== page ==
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A Lion's Share

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  • | 6:00 p.m. July 28, 2006
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A Lion's Share

Kraft Construction's strategy is easy to say, hard to carry out: Plan ahead. The firm has used long-range planning to grow 40% over the last year, passing $500 million in revenues.


by Mark Gordon | Managing Editor

Like many executives, the top people at Kraft Construction Co., from President and Chief Executive Officer Fred Pezeshkan on down, plan every hour of every day.

But while scheduling is important, it's not the next appointment that matters to the long-term health of the company. It's what's going on in two or three years that is really important. Planning ahead like that is how a company with $330 million in annual revenue nearly doubles in size in only two years, Pezeshkan says.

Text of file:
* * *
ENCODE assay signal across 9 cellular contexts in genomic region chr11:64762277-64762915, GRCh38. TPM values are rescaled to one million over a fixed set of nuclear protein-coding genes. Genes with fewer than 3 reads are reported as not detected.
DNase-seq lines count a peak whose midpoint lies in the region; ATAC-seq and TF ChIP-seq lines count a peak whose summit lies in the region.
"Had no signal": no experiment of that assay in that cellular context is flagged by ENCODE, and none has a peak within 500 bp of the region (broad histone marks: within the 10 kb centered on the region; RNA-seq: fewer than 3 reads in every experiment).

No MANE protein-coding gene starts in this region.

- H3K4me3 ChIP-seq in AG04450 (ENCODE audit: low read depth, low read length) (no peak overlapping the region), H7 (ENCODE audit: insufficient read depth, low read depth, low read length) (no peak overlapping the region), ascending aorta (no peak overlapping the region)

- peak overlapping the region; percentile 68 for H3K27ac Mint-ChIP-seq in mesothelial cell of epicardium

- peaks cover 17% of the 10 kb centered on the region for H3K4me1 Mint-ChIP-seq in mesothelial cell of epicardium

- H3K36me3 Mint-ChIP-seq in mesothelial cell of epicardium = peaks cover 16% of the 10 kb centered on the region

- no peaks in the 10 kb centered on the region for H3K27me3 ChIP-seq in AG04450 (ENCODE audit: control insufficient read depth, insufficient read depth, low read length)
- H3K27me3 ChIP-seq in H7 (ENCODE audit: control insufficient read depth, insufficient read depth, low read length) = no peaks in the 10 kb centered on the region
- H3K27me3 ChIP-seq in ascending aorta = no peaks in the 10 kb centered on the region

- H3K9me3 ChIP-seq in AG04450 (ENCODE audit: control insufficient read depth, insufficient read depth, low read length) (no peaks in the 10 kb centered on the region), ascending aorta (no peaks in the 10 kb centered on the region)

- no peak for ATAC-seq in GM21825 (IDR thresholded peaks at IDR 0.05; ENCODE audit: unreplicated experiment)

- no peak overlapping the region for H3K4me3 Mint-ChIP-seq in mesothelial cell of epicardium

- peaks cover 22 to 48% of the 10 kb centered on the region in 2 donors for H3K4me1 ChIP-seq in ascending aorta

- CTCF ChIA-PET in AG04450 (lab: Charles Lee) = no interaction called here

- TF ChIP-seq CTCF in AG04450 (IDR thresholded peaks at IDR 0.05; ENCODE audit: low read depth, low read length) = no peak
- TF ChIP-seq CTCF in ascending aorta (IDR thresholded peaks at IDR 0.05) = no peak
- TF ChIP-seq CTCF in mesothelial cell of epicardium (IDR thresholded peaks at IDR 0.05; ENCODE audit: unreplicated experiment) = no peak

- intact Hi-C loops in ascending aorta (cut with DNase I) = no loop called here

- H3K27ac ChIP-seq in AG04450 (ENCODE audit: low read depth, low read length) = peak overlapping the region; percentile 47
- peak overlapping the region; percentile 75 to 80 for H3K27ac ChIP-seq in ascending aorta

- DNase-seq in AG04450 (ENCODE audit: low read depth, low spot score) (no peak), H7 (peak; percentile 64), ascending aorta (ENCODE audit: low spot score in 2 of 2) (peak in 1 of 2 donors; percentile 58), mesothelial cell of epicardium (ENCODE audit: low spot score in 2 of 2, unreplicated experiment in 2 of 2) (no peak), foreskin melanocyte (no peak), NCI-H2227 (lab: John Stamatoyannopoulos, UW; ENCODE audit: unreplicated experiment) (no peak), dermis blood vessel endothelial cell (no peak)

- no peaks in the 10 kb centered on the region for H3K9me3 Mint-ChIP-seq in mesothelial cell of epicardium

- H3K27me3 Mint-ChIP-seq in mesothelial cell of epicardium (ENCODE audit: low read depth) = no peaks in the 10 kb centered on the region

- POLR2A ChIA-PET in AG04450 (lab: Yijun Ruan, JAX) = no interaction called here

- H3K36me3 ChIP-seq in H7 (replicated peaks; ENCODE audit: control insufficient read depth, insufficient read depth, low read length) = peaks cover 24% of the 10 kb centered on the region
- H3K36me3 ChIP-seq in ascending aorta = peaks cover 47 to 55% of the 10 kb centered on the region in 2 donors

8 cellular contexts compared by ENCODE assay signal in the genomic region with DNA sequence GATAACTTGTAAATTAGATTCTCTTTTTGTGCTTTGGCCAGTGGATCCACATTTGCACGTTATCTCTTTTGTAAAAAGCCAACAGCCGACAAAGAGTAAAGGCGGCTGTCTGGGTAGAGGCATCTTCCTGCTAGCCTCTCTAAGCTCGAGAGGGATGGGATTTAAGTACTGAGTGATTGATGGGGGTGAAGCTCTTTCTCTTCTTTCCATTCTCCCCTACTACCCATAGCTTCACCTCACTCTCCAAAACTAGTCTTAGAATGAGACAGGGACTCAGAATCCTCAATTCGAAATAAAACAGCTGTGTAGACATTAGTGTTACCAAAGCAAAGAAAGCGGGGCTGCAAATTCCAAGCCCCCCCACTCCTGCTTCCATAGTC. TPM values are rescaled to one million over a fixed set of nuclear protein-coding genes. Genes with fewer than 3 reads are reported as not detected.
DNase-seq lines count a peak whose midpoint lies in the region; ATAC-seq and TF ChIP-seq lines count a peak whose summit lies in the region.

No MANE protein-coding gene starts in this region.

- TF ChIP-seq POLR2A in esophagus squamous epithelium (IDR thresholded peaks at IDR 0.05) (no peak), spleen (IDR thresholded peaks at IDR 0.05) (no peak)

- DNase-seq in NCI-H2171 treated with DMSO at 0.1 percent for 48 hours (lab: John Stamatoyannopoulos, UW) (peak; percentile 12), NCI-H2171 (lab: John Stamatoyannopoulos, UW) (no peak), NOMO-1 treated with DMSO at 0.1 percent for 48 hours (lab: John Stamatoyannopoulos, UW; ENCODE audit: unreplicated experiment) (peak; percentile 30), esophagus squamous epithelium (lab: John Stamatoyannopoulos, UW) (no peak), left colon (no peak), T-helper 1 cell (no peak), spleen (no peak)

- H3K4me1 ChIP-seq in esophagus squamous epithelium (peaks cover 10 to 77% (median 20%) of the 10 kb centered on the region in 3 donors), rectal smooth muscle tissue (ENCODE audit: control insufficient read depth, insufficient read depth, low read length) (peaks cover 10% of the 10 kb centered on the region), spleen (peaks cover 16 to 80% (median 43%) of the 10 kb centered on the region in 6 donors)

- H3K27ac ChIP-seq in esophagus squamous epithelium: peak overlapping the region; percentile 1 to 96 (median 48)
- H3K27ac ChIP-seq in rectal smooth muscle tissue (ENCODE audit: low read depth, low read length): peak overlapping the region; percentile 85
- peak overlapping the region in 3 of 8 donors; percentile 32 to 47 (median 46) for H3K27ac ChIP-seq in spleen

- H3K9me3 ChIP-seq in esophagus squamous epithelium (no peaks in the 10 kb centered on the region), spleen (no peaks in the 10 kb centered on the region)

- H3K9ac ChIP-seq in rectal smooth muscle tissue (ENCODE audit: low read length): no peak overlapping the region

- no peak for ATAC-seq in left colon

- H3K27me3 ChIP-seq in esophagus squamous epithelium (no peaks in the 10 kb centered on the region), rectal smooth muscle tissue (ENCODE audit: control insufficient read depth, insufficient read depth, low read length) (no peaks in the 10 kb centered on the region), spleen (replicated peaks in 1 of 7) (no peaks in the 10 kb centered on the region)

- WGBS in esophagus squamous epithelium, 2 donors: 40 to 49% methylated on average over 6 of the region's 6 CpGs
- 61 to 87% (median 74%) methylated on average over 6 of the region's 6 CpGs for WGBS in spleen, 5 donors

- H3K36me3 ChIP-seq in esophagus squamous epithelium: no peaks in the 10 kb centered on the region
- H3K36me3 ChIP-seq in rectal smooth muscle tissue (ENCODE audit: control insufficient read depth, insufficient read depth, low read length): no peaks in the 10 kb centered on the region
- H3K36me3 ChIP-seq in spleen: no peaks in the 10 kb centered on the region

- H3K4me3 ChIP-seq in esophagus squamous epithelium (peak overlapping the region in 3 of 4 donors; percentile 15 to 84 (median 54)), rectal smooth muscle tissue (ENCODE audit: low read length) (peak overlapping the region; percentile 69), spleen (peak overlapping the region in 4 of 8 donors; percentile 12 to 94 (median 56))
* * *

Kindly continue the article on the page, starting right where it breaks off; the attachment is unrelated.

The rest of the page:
The CEO concedes, though, that it also helps to have a top-shelf reputation with contractors, sterling reviews from customers and a diversified business plan that fosters growth.

Any company can project what certain aspects of the commercial real estate market will be doing in 2008 and 2009. Take the medical office building segment: A drive up Interstate 75 in Sarasota and Manatee counties to see all the doctors' offices being built, combined with a glance at Florida's demographic trends, will cement that market as a good one for a construction company.

But planning in excruciating detail is what separates the "men from the boys," Pezeshkan says, especially in a tightening market.